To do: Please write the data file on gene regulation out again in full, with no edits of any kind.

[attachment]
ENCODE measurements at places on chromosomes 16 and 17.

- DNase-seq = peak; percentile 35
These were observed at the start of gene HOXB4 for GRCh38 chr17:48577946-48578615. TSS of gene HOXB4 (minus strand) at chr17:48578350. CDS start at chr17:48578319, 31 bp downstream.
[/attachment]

ENCODE measurements at places on chromosomes 16 and 17.

- DNase-seq = peak; percentile 35
These were observed at the start of gene HOXB4 for GRCh38 chr17:48577946-48578615. TSS of gene HOXB4 (minus strand) at chr17:48578350. CDS start at chr17:48578319, 31 bp downstream.